5. Integrate the Internet into other camp activities.
Adding Internet education to your camp program can be rewarding, but, to maximize the impact, integrate the Internet into other camp activities. If your Internet training is only one of many program offerings, be sure to schedule the program in such a way that Internet activity participants can still join other campers in swimming, crafts, and other regular camp activities. There are a number of ways to do this.
- Schedule the Internet activities so that they blend with the overall camp schedule. For example, if there is a two-hour activity block where campers choose swimming, boating, or hiking, just add "Internet activities" to the list of options. If, on the other hand, you want to offer the Internet training to a select group of campers (e.g., see Case Study #6 at the end of this section), be sure to schedule their labs so that they can participate in some of the other camp activities as well.
- Choose Internet activities that blend well with other offerings. Encourage your campers to conduct research on some camp activity via the Internet. If, for example, your participants make beadwork bracelets, they can search the Internet to learn how native Americans use beadwork to decorate their clothing and artifacts. If you offer horseback riding at your camp, your Internet explorers could learn more about breeds, training, or the evolution of horses in North America by visiting Web sites.
- If your participants have different computer skill levels, let the advanced group create their own Web design company and contract their services to the less advanced group (e.g., see Case Study #6). The beginners can do Internet searches to find sites of interest and their contractors can create a site that incorporates those links. Both groups could have daily meetings, and the contractors could deliver progress reports to their "employers." The groups could work together to use information from their own Web site to create and update a camp newsletter.
- An Internet scavenger hunt is a great way for participants to practice searching the Internet for specific information, and the hunt can easily be tailored to your camp theme. Arranged in teams of two, campers begin with a list of objects; when the team captures the object on their computer screen, a staff member initials the item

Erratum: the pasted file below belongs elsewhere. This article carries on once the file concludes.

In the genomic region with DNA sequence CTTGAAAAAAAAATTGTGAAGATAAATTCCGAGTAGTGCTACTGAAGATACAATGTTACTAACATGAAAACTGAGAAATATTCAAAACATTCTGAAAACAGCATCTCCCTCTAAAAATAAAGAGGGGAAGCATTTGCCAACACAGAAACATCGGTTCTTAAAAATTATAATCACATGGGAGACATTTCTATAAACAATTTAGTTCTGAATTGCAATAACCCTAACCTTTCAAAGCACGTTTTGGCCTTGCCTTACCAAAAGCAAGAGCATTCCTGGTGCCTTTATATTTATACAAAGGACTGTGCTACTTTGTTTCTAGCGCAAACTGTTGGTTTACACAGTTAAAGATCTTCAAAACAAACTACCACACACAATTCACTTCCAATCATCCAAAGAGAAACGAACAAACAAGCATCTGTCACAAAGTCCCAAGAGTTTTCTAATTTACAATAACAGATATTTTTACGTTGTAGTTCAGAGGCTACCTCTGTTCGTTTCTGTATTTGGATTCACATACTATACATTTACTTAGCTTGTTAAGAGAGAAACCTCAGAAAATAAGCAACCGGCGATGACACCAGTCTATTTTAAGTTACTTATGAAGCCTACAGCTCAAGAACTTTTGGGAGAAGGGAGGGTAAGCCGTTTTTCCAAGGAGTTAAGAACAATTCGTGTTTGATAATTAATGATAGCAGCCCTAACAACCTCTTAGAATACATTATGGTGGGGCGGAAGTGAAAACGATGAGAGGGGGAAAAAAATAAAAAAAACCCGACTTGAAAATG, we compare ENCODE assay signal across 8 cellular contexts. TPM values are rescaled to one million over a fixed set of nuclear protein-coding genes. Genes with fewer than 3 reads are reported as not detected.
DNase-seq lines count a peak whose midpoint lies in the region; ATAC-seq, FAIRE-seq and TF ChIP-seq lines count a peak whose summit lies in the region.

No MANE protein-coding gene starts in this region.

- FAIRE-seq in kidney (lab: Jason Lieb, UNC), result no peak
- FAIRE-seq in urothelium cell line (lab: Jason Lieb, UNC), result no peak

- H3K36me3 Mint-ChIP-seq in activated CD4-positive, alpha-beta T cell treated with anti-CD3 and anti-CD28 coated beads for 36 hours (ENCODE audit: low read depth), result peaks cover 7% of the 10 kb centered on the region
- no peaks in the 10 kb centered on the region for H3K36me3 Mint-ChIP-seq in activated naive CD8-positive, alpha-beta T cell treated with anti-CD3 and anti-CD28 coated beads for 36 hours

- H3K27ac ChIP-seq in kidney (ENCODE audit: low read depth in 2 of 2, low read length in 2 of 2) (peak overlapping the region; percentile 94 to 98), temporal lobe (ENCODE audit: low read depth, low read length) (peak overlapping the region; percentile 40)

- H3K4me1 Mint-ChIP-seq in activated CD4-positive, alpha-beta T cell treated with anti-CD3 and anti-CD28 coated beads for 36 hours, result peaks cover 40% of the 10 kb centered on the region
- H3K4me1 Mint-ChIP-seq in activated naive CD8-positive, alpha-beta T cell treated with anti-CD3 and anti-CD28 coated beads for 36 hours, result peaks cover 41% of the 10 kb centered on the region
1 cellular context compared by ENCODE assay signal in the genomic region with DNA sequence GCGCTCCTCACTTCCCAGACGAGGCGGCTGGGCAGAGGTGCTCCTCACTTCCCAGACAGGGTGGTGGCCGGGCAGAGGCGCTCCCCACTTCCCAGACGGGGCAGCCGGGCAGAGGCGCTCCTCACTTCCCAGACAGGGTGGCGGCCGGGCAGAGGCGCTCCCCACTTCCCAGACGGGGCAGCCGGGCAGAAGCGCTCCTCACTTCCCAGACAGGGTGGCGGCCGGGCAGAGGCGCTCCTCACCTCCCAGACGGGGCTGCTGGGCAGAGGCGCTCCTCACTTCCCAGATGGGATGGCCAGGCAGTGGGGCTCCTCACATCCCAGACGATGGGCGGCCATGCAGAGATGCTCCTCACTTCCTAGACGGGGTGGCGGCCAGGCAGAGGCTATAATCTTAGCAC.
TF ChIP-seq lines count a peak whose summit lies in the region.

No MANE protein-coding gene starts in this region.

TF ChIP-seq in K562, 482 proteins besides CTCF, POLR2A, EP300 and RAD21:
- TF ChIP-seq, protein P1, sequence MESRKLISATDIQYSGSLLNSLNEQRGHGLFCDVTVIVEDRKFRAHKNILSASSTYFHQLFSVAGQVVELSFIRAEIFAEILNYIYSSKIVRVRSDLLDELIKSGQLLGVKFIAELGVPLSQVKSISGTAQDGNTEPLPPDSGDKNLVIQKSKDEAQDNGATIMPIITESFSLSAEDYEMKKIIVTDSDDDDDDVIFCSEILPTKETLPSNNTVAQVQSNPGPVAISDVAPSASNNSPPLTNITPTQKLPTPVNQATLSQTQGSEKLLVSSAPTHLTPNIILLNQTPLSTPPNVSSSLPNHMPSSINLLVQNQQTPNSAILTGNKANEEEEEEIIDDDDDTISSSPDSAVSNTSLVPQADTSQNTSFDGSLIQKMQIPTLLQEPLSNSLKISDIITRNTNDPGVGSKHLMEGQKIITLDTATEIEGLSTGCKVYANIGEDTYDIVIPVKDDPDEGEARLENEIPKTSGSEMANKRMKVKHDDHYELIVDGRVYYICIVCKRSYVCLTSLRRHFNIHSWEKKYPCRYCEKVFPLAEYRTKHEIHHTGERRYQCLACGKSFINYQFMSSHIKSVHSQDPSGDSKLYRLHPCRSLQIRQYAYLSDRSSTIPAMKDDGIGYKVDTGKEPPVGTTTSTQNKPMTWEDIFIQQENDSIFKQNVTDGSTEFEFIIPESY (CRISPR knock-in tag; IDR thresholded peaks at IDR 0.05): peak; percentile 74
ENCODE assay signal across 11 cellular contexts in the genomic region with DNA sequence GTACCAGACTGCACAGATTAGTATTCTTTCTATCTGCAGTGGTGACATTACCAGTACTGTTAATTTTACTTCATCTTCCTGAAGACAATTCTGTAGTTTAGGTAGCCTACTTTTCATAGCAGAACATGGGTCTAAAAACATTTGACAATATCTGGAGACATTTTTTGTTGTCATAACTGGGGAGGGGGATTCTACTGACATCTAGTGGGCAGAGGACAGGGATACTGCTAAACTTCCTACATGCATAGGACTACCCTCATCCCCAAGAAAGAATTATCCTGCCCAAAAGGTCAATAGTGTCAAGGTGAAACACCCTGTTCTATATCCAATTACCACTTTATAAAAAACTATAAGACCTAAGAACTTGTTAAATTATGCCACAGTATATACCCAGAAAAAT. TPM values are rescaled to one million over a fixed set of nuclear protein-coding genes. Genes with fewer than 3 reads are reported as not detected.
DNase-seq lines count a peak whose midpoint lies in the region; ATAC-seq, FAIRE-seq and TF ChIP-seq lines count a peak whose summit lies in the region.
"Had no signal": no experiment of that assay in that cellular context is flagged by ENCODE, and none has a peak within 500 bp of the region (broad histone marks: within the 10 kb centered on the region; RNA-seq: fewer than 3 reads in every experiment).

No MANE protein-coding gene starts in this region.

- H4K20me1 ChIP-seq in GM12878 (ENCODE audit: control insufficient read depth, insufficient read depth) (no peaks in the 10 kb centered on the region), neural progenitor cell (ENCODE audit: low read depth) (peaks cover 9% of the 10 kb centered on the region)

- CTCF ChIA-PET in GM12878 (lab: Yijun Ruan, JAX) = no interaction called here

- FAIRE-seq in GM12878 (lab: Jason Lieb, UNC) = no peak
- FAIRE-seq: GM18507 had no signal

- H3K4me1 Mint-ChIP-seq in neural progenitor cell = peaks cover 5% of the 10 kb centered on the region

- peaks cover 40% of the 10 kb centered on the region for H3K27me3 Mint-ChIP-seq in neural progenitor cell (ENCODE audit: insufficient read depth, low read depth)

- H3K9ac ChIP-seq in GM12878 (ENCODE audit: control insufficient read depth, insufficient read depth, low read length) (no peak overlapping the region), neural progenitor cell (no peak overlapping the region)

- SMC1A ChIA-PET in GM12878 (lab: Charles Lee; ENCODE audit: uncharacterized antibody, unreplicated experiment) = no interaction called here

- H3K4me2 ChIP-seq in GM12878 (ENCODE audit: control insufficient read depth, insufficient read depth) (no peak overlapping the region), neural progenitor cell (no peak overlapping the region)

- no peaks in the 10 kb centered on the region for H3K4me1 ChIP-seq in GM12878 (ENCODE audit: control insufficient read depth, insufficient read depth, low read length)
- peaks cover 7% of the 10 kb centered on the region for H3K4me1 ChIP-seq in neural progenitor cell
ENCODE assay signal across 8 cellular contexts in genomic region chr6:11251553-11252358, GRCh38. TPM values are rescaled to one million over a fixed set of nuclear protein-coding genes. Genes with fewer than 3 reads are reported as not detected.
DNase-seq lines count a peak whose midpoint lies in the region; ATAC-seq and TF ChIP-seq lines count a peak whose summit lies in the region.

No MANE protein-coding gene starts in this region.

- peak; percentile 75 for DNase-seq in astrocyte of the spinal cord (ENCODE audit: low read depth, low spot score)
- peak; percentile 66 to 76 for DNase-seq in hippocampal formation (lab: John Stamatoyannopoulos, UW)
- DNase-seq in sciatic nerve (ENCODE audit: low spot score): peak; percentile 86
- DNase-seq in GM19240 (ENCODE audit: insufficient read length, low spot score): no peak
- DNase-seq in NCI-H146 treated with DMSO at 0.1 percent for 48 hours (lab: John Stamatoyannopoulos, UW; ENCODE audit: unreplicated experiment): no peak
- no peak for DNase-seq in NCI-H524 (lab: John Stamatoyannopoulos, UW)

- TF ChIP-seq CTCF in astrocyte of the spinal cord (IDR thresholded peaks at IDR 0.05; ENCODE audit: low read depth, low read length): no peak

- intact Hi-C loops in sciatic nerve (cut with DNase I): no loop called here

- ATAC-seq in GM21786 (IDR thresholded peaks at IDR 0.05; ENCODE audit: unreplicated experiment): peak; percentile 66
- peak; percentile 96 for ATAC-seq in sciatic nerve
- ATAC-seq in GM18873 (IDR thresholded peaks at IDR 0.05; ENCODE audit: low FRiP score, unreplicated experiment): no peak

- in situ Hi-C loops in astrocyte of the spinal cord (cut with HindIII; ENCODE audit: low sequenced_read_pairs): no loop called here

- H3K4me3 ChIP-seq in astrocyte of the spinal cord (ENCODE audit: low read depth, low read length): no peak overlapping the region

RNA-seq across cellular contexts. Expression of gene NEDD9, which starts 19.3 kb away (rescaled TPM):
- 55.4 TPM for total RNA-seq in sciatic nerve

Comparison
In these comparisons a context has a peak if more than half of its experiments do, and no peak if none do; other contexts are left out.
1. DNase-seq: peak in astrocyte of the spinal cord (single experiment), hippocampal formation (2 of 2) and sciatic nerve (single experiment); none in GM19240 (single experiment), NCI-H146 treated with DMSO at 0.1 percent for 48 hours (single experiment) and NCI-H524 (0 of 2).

on the list. The team with the most "hits" at the end of the time period wins a prize.
The example in the Sample Lesson Plans and Activity Sheets section is a sample of an
object list used at Camp Courage. As you can see from the sample list, almost any
person or object can be part of the hunt.
- Include camp counselors, staff, and others in your special program. For example, at Camp Courage (see Case Study #6 at the end of this section) regular camp counselors help in the computer lab and participate in a panel, sharing their college experiences with the campers in the Internet and College Preview Program.
Internet Safety and Acceptable UseIn all the excitement of integrating Internet activities into your camp, don't forget that the Internet was originally used by adults. Take steps to ensure that your campers use the resource responsibly and safely.
Although most instructors have positive experiences when using the Internet as a teaching tool, there are people on the Net who post text and photos that are not appropriate for your campers. The best protection is to be aware of what your campers are doing at all times. If you provide them with focused, stimulating activities, they will be less likely to get into trouble out of boredom or because of misguided searches. However, there are also software programs available that block access to sexually explicit Internet resources. The titles listed below are samples of such software programs; a local computer store can provide details on options and costs.
- SurfWatch™ by SurfWatch Software, Inc.
- Net Nanny™ by Trove Investment Corporation
- Bess, the Internet Retriever™ by N2H2, Incorporated
- CyberPatrol® by Microsystems Software
Your campers should be made aware that they are responsible for using the Internet ethically and legally. Most Internet service providers have what is called an "acceptable use policy." These policies are designed to prohibit file theft or violations of informational privacy. Make sure that you and your campers read and adhere to the policies of your service provider. Discuss Internet safety, acceptable use, and ethics with program staff, parents, and participants. Below is an excerpt from a form signed by high school participants and their parents before Internet access is provided.